maybe i’m not a borderline aspie. maybe i’m just really really introverted. i’ve kinda known this all along, but sometimes it helps seeing something in print that explains what i’ve already known. i’ve had spontaneous moments in my life, but i much prefer planning things out in advance. this article linked to below says that’s okay and is in fact *normal*, but you wouldn’t know it from the ongoing cacophony that is american culture.
on the other hand, on occasion i do have difficulty with eye contact and knowing what to say next, so there is a little aspie in me. but not enough to matter so much, because i think i’ve had the ups and downs experienced by most people, and while social anxiety may slow me down a bit, ultimately it doesn’t get in the way of me eventually having the experience i seek (whatever that may be). so, if i must be labeled, i’m an introvert with very mild aspie tendencies.
revenge of the introvert (from psychology today magazine)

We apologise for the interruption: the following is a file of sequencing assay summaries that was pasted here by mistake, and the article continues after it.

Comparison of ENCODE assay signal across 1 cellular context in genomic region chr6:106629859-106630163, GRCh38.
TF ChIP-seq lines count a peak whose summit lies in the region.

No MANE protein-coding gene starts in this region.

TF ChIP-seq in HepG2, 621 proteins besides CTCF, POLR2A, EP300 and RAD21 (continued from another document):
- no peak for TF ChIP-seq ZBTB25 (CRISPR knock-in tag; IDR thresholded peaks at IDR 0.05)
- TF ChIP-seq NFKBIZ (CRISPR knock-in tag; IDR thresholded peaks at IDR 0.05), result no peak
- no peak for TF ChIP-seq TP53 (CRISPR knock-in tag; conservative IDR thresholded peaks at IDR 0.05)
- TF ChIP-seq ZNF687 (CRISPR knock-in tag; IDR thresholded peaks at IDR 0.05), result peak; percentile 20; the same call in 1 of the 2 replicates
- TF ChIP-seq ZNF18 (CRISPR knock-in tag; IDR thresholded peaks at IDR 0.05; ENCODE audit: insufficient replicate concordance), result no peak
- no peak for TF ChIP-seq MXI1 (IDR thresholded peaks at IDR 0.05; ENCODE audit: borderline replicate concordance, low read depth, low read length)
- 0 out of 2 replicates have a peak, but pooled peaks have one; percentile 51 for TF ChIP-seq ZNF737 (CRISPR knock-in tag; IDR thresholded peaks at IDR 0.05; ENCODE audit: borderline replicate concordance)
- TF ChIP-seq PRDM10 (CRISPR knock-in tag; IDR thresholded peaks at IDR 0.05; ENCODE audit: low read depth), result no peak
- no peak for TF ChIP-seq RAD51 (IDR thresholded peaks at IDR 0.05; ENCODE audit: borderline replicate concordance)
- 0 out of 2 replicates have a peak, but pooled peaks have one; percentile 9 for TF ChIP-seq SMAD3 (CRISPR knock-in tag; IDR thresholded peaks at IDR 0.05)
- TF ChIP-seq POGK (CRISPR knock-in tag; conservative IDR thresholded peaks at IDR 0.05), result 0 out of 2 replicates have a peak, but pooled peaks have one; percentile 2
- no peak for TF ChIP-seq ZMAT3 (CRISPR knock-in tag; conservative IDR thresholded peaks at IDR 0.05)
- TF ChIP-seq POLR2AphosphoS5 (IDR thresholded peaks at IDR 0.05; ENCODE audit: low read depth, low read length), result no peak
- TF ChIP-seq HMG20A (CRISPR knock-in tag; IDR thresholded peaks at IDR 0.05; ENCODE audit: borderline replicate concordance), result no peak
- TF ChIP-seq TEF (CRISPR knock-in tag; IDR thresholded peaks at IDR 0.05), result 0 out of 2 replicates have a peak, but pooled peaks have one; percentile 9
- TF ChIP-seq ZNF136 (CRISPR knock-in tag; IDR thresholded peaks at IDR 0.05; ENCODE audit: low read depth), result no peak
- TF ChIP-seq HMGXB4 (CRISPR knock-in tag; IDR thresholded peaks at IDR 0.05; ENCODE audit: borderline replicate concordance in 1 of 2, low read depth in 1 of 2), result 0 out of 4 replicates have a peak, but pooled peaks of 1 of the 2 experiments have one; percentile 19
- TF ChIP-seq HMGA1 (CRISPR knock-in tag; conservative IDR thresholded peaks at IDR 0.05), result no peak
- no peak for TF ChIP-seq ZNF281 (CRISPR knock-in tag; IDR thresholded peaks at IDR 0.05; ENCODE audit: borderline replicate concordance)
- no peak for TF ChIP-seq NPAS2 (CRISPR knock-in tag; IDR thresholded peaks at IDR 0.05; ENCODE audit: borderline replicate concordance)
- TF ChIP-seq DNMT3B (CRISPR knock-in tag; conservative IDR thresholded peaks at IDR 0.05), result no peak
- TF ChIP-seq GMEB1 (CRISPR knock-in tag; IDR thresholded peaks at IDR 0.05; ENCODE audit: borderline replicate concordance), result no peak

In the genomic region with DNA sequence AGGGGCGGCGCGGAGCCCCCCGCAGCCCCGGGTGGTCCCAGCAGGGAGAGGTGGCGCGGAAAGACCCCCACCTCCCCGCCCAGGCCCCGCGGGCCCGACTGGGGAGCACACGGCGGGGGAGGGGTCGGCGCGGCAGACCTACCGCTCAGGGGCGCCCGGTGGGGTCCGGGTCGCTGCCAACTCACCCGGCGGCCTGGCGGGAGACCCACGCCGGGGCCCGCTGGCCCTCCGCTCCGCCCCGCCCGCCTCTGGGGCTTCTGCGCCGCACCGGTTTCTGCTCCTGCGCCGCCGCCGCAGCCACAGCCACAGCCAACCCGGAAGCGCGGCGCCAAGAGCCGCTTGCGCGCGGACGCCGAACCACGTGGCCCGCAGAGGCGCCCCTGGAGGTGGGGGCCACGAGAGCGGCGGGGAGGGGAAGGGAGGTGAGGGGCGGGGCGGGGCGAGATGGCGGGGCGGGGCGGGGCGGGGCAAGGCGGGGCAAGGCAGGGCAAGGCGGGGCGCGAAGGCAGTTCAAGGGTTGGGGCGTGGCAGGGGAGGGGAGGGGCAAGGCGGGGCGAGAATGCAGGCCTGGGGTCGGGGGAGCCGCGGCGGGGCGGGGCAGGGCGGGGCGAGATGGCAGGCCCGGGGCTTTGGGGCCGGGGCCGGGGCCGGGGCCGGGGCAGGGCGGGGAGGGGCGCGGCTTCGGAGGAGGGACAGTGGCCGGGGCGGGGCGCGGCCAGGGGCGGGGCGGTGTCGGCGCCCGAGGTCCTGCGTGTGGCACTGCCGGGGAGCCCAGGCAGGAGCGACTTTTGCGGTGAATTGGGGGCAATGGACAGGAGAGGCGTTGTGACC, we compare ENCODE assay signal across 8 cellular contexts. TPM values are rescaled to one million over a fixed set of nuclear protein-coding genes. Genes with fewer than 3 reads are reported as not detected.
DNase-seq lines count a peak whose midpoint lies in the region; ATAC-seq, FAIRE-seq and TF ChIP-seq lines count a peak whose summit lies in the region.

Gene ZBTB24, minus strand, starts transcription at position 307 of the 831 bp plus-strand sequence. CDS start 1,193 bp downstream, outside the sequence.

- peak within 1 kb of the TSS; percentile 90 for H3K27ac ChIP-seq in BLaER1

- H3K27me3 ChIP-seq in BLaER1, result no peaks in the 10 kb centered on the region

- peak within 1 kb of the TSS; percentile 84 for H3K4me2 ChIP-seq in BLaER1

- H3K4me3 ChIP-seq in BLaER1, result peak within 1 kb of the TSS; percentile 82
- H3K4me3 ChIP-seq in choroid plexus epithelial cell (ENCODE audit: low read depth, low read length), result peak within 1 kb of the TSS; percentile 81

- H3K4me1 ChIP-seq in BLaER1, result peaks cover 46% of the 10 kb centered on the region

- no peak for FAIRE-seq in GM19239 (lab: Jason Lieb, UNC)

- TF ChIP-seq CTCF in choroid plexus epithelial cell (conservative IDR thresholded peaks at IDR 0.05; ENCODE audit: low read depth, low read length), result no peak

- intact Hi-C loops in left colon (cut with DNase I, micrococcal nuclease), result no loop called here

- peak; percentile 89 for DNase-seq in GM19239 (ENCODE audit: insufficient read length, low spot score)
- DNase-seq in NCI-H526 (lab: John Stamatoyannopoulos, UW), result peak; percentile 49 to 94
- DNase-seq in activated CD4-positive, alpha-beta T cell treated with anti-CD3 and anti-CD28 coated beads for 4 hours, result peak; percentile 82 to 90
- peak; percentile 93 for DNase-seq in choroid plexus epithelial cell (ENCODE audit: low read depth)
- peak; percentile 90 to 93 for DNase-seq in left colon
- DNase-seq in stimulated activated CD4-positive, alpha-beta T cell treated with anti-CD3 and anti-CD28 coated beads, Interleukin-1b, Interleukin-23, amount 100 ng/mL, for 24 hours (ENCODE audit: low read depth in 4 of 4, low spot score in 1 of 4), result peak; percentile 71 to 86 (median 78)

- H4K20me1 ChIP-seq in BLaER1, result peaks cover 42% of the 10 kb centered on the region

update: so, after i posted this entry, i did some more looking around on the topic of introversion. i was completely unaware that being an introvert is actually considered a mental health issue. the american psychiatric association is actually considering adding introversion to the next edition of their diagnostic and statistical manual, which basically would make introversion a symptom of certain mental illness. talk about some crazy shit. the definition used in the DSM-5 is not indicative of a typical introvert; the symptoms listed here are more for someone who is depressed. yes, of course there are introverts who are depressed, just as there are depressed extroverts who manage to hide their sorrow by using their personalities as masks. however, there are plenty of people who are perfectly fine being introverts. introversion is nothing more than thinking before you speak, planning out your next move instead of acting rashly, enjoying your own company instead of needing to either entertain or be entertained. there is nothing wrong with us because we don’t dance on the table with the lampshade on our head at every party. there is nothing wrong with us because we don’t blurt out the first thing that comes to mind. if the APA wants to go this route, i would think that extroversion should be included in the DSM-5 as well. a lot of people who are actually introverts use extroversion as a mask because they think they need to in order to get by in this society. how healthy is it to pretend to be something you’re not?